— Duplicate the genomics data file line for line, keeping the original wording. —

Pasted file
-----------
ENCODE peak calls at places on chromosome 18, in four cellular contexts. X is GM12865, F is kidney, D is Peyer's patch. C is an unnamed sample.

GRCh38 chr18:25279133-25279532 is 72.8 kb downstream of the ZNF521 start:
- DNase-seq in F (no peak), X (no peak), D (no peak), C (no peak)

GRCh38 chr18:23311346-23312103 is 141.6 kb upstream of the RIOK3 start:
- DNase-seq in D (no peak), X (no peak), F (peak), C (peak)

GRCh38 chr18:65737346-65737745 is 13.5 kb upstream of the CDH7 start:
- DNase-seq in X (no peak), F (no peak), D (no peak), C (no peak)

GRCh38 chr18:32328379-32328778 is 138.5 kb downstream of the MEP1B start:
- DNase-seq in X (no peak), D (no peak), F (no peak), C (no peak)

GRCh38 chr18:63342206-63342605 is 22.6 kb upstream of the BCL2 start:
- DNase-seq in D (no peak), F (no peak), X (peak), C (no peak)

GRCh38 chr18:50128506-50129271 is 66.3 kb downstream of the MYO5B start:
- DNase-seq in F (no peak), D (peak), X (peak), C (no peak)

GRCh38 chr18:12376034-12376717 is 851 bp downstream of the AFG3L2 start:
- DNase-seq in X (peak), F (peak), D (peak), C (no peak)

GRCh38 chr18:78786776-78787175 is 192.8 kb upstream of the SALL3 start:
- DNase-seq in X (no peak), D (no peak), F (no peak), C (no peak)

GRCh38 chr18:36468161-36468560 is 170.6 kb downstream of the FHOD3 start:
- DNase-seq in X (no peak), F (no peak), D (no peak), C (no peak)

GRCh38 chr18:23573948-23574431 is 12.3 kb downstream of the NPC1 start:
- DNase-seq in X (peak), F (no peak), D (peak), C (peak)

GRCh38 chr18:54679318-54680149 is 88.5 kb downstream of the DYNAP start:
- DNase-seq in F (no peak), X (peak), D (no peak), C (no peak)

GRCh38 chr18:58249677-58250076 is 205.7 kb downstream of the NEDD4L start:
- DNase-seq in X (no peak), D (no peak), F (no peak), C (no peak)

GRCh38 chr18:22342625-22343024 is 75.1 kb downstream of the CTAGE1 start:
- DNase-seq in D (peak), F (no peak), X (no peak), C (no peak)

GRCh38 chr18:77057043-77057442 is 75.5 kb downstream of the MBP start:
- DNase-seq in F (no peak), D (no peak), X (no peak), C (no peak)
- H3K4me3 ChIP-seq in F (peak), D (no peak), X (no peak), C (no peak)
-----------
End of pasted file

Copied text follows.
ENCODE peak calls at places on chromosome 18, in four cellular contexts. X is GM12865, F is kidney, D is Peyer's patch. C is an unnamed sample.

GRCh38 chr18:25279133-25279532 is 72.8 kb downstream of the ZNF521 start:
- DNase-seq in F (no peak), X (no peak), D (no peak), C (no peak)

GRCh38 chr18:23311346-23312103 is 141.6 kb upstream of the RIOK3 start:
- DNase-seq in D (no peak), X (no peak), F (peak), C (peak)

GRCh38 chr18:65737346-65737745 is 13.5 kb upstream of the CDH7 start:
- DNase-seq in X (no peak), F (no peak), D (no peak), C (no peak)

GRCh38 chr18:32328379-32328778 is 138.5 kb downstream of the MEP1B start:
- DNase-seq in X (no peak), D (no peak), F (no peak), C (no peak)

GRCh38 chr18:63342206-63342605 is 22.6 kb upstream of the BCL2 start:
- DNase-seq in D (no peak), F (no peak), X (peak), C (no peak)

GRCh38 chr18:50128506-50129271 is 66.3 kb downstream of the MYO5B start:
- DNase-seq in F (no peak), D (peak), X (peak), C (no peak)

GRCh38 chr18:12376034-12376717 is 851 bp downstream of the AFG3L2 start:
- DNase-seq in X (peak), F (peak), D (peak), C (no peak)

GRCh38 chr18:78786776-78787175 is 192.8 kb upstream of the SALL3 start:
- DNase-seq in X (no peak), D (no peak), F (no peak), C (no peak)

GRCh38 chr18:36468161-36468560 is 170.6 kb downstream of the FHOD3 start:
- DNase-seq in X (no peak), F (no peak), D (no peak), C (no peak)

GRCh38 chr18:23573948-23574431 is 12.3 kb downstream of the NPC1 start:
- DNase-seq in X (peak), F (no peak), D (peak), C (peak)

GRCh38 chr18:54679318-54680149 is 88.5 kb downstream of the DYNAP start:
- DNase-seq in F (no peak), X (peak), D (no peak), C (no peak)

GRCh38 chr18:58249677-58250076 is 205.7 kb downstream of the NEDD4L start:
- DNase-seq in X (no peak), D (no peak), F (no peak), C (no peak)

GRCh38 chr18:22342625-22343024 is 75.1 kb downstream of the CTAGE1 start:
- DNase-seq in D (peak), F (no peak), X (no peak), C (no peak)

GRCh38 chr18:77057043-77057442 is 75.5 kb downstream of the MBP start:
- DNase-seq in F (no peak), D (no peak), X (no peak), C (no peak)
- H3K4me3 ChIP-seq in F (peak), D (no peak), X (no peak), C (no peak)